Florida education officials on Wednesday unanimously approved harsher penalties against state college employees who violate a new law barring them and students from using restrooms or changing facilities for a gender other than the one assigned at birth.
The move by the state board of education comes as LGBTQ advocates have criticized the law as a larger effort to erase them from Florida schools and society.
Under the new rules approved Wednesday, staff and faculty at Florida colleges can be fired if they use a restroom for a gender that does not correspond with their gender assigned at birth.
Employees may also face a verbal and written warning and suspension without pay as penalty for a first offense. Colleges will be forced to fire employees after a second offense, according to the new rule’s text.
“Institutions must investigate each complaint regarding violations of (the rule) and must have an established procedure for such investigations,” the new rule text says.
The new rule also requires violations to be documented, including the name of the person who violated the rule as well as the person who asked that person to leave the restroom. The complaint must also include “the circumstances of the event sufficient to establish a violation,” according to the new rule.
The restrictions also apply to college-run student housing. Additionally, colleges have the option of providing a single-occupancy, unisex restroom or changing facility.
Florida’s college system consists of 28 public community and state colleges—and it operates as a separate entity from the state’s university system.
The law the new rule stems from was signed in May by Florida Gov. Ron DeSantis, who also cemented new restrictions on gender-affirming treatments for minors, which pronouns can be used in schools and drag shows.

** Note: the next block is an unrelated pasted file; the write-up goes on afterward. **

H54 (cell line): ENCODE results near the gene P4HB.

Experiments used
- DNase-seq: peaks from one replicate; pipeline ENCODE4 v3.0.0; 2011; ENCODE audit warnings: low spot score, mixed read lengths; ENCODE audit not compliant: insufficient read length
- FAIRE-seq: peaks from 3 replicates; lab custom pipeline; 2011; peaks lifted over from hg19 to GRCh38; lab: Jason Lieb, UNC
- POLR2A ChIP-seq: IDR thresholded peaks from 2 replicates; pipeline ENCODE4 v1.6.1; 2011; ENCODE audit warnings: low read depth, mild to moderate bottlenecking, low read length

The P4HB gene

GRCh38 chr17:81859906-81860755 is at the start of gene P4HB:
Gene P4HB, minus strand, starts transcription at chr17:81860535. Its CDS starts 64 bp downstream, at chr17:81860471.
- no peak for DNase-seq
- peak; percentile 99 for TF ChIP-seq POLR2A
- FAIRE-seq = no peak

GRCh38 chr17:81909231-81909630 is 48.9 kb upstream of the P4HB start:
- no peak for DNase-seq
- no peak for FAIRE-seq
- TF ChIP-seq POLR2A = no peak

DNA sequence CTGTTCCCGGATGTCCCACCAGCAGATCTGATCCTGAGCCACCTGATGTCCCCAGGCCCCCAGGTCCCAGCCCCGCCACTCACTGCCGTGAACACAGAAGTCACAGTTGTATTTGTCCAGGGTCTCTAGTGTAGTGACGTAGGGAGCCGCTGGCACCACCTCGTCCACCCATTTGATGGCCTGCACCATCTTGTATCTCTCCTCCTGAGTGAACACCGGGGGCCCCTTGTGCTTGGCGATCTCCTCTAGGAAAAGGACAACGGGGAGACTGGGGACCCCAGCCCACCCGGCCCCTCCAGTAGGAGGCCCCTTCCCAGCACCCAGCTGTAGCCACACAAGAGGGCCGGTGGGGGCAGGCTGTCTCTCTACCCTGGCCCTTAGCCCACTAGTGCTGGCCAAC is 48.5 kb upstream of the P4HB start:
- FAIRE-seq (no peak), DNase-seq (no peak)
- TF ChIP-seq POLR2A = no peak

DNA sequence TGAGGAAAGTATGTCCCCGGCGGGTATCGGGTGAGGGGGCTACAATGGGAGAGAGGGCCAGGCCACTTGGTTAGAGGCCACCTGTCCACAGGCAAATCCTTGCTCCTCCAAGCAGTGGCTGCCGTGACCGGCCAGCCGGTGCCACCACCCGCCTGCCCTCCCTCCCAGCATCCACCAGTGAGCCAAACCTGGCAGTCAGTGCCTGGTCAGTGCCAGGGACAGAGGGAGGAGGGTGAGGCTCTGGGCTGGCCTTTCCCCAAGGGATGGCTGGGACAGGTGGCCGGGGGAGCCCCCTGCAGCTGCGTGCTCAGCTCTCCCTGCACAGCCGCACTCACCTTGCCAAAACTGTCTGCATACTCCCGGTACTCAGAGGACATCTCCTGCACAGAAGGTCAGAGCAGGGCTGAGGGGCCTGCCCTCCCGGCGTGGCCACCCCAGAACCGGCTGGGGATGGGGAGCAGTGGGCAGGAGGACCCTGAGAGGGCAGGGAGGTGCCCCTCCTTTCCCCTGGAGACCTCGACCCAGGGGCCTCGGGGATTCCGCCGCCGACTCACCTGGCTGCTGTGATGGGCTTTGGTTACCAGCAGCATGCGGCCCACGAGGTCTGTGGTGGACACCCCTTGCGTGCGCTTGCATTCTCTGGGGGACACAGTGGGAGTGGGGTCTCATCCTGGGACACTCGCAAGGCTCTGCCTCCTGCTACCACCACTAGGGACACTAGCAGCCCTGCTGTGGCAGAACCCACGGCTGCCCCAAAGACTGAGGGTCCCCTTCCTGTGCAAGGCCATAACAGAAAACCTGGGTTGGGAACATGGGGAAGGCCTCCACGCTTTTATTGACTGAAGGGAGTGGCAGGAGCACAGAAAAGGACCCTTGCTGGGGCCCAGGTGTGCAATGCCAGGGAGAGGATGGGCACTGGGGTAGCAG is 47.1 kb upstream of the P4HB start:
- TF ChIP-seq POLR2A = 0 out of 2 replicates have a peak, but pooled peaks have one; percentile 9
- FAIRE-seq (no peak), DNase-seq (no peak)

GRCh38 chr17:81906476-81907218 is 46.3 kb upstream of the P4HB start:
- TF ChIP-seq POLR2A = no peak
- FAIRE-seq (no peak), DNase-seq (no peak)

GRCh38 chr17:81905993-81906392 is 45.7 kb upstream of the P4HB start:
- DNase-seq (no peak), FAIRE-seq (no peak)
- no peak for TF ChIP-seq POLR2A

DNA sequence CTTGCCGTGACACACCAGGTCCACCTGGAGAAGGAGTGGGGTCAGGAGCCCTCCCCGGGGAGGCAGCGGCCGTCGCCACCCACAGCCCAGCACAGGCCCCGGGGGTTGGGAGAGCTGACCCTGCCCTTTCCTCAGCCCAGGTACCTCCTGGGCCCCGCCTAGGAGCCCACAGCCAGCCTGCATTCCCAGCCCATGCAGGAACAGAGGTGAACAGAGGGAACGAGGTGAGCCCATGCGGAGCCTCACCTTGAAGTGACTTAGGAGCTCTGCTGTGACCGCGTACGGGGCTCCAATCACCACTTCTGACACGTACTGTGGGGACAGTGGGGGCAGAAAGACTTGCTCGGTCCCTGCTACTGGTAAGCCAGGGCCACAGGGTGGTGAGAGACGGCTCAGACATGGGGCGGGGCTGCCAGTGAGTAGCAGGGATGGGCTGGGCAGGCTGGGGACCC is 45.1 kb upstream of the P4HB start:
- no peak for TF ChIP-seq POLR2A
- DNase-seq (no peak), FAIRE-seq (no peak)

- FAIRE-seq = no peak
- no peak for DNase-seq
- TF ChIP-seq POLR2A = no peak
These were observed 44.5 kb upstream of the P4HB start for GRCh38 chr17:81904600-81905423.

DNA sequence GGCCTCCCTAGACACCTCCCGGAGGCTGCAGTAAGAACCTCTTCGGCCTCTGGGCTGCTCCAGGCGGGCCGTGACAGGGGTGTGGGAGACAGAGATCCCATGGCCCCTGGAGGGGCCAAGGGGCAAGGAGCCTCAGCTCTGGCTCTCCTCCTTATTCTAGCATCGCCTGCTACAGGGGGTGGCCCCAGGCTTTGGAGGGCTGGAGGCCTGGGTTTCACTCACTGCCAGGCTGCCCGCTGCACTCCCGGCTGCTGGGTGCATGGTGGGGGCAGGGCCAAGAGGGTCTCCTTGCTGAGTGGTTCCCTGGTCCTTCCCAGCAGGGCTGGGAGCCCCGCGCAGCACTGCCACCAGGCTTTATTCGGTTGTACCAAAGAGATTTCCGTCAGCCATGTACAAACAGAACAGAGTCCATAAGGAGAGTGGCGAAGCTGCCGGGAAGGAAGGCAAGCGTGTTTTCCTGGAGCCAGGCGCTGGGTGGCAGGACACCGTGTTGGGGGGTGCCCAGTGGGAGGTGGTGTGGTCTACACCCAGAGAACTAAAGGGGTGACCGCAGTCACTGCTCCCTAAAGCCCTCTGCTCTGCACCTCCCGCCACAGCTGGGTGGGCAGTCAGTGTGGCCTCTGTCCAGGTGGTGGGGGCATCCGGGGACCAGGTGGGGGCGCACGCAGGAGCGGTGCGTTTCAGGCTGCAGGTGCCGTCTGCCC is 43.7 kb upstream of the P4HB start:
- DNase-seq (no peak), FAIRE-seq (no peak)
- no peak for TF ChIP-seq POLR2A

DeSantis, who is currently fighting to be the Republican front-runner for president among 12 others, has signed contentious bills aimed at curtailing LGBTQ rights.
One of the bills signed into law by DeSantis prohibits transgender children from receiving gender-affirming treatments, including prescriptions that block puberty hormones or sex-reassignment surgeries. Under the law, a court could intervene to temporarily remove a child from their home if they receive gender-affirming treatments or procedures, and it treats such health care options, which are supported by the American Medical Association, the same as it would a case of child abuse.
Under a provision DeSantis signed into law, teachers, faculty and students would be restricted from using the pronouns of their choice in public schools. That bill declares that it must be the policy of all schools that “a person’s sex is an immutable biological trait” and “it is false” to use a pronoun other than the sex on a person’s birth certificate. That bill also affirmed that sexual orientation and gender identity cannot be taught in schools through eighth grade, codifying a state Board of Education decision to block such topics in all K-12 grades.
The law underpinning the state Board of Education’s policies enacted Wednesday prohibits transgender people from using a bathroom or changing room that matches their gender identity while in government buildings, including in places like public schools and prisons as well as at state universities.
“A woman should not be in a locker room, having to worry about someone from the opposite sex being in their locker room,” DeSantis said previously.
The bill defines female as “a person belonging, at birth, to the biological sex which has the specific reproductive role of producing eggs” and male as “a person belonging, at birth, to the biological sex which has the specific reproductive role of producing sperm.”